“We would like to stress to bank clients that banks will never ask for confidential information such as usernames, passwords or PIN numbers and that they also protect their personal information; identity documents, driver’s licenses, passports, addresses and contact details by sharing it very selectively and on a “need to know” basis only.”

Card fraud 

The report shows that total gross fraud losses for South African issued cards increased by 20.5% from 2018 (R890.3 million), to 2019 (R1.07 billion).

Credit card fraud increased by 16.2% when comparing 2019 (R217.2 million) to 2018 (R186.8 million).

Notably, debit card fraud decreased by 15.7% when comparing 2019 (R211.3 million) to 2018 (R250.9 million).

The data shows that in 2019, two thirds (66.6%) of fraud on South African issued credit cards took place outside the country’s borders, while half (50.6%) of South African issued debit card fraud took place in the country.

In 2019 Card Not Present (CNP) fraud amounted to 62% of gross fraud losses on South African issued credit cards, followed by False Applications (27.1%) and Counterfeit (5.7%) fraud.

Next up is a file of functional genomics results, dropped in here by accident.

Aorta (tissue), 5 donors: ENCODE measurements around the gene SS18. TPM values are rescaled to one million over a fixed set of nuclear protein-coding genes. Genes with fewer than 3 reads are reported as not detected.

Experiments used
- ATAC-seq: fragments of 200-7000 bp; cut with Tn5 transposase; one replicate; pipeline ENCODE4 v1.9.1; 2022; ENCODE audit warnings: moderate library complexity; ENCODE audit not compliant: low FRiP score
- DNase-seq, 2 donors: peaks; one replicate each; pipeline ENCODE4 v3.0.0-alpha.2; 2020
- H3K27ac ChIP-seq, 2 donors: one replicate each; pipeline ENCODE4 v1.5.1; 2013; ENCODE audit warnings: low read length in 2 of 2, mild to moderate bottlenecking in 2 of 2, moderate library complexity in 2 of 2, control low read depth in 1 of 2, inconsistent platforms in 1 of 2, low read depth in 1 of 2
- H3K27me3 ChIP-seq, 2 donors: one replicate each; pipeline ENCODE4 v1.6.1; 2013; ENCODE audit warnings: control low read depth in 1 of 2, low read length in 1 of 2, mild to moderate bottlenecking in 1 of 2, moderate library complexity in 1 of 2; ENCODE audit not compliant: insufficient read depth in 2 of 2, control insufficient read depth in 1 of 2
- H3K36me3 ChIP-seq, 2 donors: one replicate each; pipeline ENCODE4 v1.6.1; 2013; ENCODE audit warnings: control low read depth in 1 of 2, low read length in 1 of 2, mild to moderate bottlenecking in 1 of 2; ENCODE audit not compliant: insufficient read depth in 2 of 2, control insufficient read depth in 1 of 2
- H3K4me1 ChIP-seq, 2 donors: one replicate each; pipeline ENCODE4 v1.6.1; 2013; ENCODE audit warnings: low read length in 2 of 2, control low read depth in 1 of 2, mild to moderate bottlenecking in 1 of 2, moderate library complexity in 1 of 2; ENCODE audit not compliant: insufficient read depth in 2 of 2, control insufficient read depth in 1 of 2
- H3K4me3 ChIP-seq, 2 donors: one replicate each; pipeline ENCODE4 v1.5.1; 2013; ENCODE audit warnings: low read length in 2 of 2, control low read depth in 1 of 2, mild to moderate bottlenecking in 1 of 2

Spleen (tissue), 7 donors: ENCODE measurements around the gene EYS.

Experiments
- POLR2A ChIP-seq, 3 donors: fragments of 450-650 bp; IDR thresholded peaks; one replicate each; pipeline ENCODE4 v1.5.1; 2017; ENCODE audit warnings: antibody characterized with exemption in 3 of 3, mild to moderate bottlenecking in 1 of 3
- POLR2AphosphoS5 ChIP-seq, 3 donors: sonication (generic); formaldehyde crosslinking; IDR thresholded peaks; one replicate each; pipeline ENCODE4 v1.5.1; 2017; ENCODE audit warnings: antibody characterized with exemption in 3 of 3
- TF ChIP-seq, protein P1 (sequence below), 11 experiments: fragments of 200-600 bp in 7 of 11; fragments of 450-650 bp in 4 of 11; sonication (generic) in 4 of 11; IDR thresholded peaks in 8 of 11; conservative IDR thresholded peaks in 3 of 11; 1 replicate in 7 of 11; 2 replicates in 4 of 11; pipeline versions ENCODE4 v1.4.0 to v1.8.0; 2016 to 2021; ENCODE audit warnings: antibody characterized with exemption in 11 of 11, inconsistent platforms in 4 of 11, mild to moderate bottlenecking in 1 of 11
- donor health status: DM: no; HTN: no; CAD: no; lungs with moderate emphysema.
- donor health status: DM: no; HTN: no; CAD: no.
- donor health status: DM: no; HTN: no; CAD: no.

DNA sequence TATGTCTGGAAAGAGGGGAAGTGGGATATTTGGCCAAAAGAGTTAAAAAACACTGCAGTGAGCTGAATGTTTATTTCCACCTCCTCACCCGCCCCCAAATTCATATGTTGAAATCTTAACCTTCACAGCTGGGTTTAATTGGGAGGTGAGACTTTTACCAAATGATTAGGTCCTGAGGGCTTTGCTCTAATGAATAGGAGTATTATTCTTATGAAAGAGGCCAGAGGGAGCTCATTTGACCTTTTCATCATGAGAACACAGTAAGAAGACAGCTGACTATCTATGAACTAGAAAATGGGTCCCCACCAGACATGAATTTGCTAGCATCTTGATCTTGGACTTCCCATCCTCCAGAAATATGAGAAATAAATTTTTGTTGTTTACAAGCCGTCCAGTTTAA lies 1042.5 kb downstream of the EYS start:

CNP fraud is a fraudulent transaction where neither the card nor the cardholder is present whilst conducting the transactions.


In 2019 CNP fraud with a debit card amounted to 46.9%, followed by Lost and/or Stolen (38.7%) and Counterfeit (12.0%).

When looking at where this lost/stolen card fraud took place, Sabric said that the most common hotspots include:

  • Tollgates;
  • ATMs;
  • Drinking places;
  • Liquor stores;
  • Supermarkets.

When looking at where Card Not Present fraud took place, Sabric said that the most common hotspots include: